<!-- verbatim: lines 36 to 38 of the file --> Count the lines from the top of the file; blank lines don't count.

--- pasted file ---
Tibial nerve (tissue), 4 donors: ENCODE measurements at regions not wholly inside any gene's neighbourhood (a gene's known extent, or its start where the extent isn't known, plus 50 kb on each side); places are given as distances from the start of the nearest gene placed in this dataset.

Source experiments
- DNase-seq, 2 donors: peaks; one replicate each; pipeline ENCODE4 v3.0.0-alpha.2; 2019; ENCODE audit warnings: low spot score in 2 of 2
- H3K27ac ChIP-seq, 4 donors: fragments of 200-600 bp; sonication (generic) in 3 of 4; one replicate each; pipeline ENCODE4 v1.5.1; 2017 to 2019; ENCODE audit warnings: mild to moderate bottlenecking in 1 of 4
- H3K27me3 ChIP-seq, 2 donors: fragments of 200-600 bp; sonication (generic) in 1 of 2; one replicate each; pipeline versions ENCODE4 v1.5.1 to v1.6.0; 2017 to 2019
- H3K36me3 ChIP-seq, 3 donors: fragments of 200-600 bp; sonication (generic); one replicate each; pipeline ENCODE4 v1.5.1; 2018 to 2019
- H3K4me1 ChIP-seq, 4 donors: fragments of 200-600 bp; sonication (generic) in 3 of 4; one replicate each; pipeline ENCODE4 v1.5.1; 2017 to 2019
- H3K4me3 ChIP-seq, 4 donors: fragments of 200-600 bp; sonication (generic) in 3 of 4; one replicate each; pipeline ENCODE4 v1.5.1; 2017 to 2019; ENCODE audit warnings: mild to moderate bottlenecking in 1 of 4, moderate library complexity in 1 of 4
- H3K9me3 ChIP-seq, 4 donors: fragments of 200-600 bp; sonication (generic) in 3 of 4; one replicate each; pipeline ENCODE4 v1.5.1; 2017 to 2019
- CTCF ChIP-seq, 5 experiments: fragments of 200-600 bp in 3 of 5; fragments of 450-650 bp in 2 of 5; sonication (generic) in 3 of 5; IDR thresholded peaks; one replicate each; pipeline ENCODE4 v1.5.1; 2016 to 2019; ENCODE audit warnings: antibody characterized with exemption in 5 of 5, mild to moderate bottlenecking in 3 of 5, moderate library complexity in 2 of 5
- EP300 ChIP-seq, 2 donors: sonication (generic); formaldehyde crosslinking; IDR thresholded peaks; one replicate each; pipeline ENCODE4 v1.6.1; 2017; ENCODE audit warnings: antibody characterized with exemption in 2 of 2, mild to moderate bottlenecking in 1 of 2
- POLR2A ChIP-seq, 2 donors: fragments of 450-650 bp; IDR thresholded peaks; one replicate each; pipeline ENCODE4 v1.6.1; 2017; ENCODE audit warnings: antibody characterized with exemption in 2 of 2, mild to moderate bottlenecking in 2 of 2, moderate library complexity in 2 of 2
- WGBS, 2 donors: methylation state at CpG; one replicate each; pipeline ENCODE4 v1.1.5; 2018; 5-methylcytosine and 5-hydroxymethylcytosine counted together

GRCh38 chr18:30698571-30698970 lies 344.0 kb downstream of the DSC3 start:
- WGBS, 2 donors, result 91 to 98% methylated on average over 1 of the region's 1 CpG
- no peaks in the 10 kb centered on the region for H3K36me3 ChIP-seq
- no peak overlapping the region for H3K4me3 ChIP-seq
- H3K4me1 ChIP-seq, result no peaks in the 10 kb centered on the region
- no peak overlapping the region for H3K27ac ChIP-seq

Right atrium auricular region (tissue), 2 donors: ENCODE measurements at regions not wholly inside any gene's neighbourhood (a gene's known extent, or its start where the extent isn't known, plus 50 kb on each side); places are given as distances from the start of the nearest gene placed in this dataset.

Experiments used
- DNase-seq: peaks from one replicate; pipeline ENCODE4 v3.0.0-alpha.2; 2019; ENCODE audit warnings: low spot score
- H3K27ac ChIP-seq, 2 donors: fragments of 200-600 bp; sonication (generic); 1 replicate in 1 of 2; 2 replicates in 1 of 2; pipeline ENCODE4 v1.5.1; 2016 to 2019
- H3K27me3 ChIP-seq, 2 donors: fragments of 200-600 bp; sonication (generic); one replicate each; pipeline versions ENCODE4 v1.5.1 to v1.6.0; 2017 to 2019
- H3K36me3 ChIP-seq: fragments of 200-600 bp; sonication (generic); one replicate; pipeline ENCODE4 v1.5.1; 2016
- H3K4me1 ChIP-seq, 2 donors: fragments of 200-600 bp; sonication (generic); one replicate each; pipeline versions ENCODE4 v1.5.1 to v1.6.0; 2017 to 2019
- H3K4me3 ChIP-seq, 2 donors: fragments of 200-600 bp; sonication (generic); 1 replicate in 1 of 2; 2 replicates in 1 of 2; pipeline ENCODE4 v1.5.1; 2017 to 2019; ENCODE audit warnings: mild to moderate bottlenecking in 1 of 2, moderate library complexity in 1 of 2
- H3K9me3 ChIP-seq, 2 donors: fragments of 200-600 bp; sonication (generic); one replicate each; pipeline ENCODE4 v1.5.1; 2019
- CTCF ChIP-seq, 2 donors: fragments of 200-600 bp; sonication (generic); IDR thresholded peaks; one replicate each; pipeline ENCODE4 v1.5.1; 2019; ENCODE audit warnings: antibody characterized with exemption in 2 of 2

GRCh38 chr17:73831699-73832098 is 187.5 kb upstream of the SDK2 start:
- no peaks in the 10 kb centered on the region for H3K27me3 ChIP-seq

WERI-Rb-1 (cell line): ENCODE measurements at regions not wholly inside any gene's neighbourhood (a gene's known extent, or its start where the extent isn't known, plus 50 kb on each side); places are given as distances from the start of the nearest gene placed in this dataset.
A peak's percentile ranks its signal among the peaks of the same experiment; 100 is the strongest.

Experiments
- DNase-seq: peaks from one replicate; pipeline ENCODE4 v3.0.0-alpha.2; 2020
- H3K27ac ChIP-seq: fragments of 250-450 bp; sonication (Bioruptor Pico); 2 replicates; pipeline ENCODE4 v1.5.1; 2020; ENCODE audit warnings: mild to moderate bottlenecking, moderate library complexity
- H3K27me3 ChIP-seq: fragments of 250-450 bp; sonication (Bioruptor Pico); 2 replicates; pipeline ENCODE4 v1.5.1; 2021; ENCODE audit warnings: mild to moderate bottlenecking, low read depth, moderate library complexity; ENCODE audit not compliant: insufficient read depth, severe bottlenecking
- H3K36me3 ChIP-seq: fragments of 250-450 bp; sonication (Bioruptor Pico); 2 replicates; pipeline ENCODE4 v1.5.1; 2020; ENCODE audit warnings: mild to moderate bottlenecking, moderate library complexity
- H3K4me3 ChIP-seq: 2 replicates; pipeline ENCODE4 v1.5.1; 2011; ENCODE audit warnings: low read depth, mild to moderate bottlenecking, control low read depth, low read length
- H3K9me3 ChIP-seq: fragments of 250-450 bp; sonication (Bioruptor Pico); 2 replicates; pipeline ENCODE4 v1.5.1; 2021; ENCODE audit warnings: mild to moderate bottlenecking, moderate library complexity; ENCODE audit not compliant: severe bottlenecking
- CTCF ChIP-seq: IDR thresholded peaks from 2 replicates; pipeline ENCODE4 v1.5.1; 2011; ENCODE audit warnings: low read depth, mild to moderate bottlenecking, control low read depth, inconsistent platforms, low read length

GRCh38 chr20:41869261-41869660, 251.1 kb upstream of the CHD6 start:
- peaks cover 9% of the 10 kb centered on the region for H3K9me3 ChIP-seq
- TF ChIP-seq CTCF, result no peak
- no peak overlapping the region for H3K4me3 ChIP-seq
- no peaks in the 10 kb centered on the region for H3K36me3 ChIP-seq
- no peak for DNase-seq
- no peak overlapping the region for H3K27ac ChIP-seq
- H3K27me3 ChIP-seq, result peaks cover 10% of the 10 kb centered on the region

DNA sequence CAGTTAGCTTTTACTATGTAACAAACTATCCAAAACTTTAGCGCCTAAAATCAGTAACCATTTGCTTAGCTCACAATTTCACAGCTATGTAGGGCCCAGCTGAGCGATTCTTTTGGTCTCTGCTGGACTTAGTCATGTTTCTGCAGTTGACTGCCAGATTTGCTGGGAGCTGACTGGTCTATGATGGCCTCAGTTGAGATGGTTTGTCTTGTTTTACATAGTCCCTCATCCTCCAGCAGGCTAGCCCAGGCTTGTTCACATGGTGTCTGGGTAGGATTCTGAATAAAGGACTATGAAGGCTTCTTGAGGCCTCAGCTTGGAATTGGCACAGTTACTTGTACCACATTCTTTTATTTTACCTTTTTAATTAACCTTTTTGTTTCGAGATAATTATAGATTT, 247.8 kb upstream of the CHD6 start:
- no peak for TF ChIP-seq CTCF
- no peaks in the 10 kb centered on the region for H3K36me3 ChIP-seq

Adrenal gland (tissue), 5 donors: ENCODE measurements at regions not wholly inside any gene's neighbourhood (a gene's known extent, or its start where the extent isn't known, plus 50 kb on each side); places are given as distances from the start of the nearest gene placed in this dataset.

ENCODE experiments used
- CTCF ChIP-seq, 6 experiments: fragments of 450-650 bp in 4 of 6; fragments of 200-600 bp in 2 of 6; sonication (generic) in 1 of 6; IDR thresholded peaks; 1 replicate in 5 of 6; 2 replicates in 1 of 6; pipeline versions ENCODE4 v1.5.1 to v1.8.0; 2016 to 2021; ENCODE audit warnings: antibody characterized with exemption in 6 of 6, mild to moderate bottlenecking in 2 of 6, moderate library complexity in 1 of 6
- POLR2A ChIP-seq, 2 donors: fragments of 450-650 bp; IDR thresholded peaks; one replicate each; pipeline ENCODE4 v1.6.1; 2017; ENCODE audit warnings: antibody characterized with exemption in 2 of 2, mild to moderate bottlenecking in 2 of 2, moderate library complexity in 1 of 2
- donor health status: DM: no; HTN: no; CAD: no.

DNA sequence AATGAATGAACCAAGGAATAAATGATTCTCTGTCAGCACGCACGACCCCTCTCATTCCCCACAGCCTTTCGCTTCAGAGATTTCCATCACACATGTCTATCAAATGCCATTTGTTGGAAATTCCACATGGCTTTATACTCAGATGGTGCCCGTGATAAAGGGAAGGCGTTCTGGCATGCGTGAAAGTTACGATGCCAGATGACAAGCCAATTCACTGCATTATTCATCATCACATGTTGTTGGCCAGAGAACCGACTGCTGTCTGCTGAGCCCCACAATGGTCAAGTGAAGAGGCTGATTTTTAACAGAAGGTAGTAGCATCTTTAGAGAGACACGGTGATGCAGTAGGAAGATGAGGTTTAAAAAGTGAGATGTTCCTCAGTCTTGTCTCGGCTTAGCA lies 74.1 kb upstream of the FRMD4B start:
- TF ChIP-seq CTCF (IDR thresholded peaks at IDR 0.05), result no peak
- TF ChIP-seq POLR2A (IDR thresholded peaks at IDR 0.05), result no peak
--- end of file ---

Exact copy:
- H3K27ac ChIP-seq: fragments of 250-450 bp; sonication (Bioruptor Pico); 2 replicates; pipeline ENCODE4 v1.5.1; 2020; ENCODE audit warnings: mild to moderate bottlenecking, moderate library complexity
- H3K27me3 ChIP-seq: fragments of 250-450 bp; sonication (Bioruptor Pico); 2 replicates; pipeline ENCODE4 v1.5.1; 2021; ENCODE audit warnings: mild to moderate bottlenecking, low read depth, moderate library complexity; ENCODE audit not compliant: insufficient read depth, severe bottlenecking
- H3K36me3 ChIP-seq: fragments of 250-450 bp; sonication (Bioruptor Pico); 2 replicates; pipeline ENCODE4 v1.5.1; 2020; ENCODE audit warnings: mild to moderate bottlenecking, moderate library complexity